Russian Kitchen Apr 13 2019 Victoria Drey
Vatrushki look like the sun
Victoria Drey Looking like the sun and tasting like heaven vatrushki are light round tarts made of sweet yeast dough with curd, and theyve long been one of the most popular festive pastries in Russia.
Tvorog pastry is hands down my favorite. Adding traditional Russian cottage cheese to the filling, or even the dough, makes a world of difference and brings any bakery item to the next level. As a fermented dairy product, tvorog gives any pastry a very tender and unique creamy consistency with a hint of sourness. There is no better way to try your hand at tvorog pastry than to make Slavic vatrushki - iconic, round, yeasty tarts with a sweet cottage cheese filling in the middle.
Nobody knows for sure where the name vatrushki derives from. Some believe it comes from the old Slavic word, vatra, literally meaning 'fire.' Indeed, vatrushki's shape slightly resembles the sun or a round fireplace. Another version claims that the word vatrushka derives from tvorog, which is how Russians call traditional cottage cheese. Anyway, vatrushki were popular even in Ancient Rus: they baked these open sunlike pastries and gave them to friends and neighbors on folk holidays such as Kupala Night, which celebrates the summer solstice.
Vatrushki still are a top-notch pastry that can be found in nearly every bakery and store in Russia. While there are savory types of vatrushki, such as with meat, mashed potatoes and onion stuffing, the most common and beloved are sweet vartushki with tvorog. I found this recipe in my grandma's old Soviet cookbook. Not only is it very easy and even beginner-friendly, but it also leaves you with the very light and soft dough filled with the creamiest cottage cheese filling.
Ingredients for the dough:300g plain flour125ml milk1 tbs sugar1 egg1 tsp yeast powder2 tbs buttera pinch of saltIngredients for the filling:250g tvorog or curd1 egg2 tbs sugar1 tbs flour1 tsp vanilla sugar or extracta pinch of salt+ 1 yolk for greasingCooking:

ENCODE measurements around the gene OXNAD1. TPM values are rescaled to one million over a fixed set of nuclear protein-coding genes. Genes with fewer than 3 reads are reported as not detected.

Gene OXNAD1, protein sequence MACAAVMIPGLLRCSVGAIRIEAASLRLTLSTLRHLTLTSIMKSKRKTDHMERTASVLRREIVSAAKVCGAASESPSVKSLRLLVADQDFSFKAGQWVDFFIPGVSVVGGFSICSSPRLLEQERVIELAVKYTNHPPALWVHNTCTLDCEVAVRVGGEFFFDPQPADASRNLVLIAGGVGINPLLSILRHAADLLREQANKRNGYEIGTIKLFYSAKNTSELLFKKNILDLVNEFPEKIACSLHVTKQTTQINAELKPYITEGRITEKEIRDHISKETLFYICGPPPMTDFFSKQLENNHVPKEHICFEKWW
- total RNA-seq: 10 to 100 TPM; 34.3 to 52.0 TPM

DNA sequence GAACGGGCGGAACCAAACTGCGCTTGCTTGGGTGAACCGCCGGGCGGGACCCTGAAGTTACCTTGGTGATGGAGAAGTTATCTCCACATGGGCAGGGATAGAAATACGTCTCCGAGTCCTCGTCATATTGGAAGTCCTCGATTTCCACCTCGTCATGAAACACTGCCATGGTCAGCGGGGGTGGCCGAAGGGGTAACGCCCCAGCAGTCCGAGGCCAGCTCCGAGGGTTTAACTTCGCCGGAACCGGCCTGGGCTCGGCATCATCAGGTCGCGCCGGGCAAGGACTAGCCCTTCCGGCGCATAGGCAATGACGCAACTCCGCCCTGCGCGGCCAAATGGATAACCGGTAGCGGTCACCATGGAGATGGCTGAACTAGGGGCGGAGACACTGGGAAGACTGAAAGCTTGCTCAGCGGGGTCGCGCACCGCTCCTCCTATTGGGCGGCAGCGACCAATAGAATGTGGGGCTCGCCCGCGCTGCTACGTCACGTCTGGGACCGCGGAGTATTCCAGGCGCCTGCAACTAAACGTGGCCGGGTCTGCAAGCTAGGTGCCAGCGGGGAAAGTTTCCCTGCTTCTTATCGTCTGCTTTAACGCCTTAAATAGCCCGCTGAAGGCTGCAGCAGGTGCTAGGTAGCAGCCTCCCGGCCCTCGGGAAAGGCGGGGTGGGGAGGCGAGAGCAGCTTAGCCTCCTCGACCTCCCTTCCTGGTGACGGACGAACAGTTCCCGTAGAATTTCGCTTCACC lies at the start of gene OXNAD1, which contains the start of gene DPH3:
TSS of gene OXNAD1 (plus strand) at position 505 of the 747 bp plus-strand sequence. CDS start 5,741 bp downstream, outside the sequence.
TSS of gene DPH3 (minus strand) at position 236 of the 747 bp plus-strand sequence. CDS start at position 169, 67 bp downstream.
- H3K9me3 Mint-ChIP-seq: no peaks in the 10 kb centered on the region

1. Start with the dough: into a large bowl add lukewarm milk with yeast powder, and stir until the yeast dissolves. Next, add one egg, sugar, salt and flour and knead non-sticky dough with a food processor or just with hands. The kneading process should take at least 5 minutes so that the dough gets soft and elastic.
2. When you feel like the consistency is right, add melted butter into the dough and knead for another couple of minutes. Round the dough into a ball, put it in a clear bowl, cover with plastic wrap and leave in a warm corner until it doubles in size.
3. After approximately 1.5 hours punch the risen dough down, round into a ball again and let rise under plastic wrap for another 30-40 minutes.
4. Then, divide the dough into 10 equal round pieces, lay them out on a baking pan covered with a piece of parchment and slightly flatten each piece. Do not place dough pieces very close, otherwise they may stick together while baking. Cover with a kitchen towel and let the dough rest for 10 minutes.
5. Meanwhile, mix tvorog or curd with one egg, sugar, flour, vanilla sugar and salt until smooth - the signature vatrushki filling is ready.
6. Now it's time to form vatrushki: with the bottom of a medium-sized tall glass create a hollow in the middle of each piece of dough.
7. Spoon the filling into hollows and cover baking pan with a kitchen towel - let vatrushki rise for solid 20 minutes. The last step before baking is to generously smear vatrushki with egg wash (1 yolk + 2 tablespoons water).
8. Bake for about 15 minutes at 200C until golden-brown on top. Try one right after baking while vatrushki are still warm, and then enjoy them cold with tea or coffee. Priyatnogo appetita!
Read more: 10 Russian cottage cheese desserts you should try
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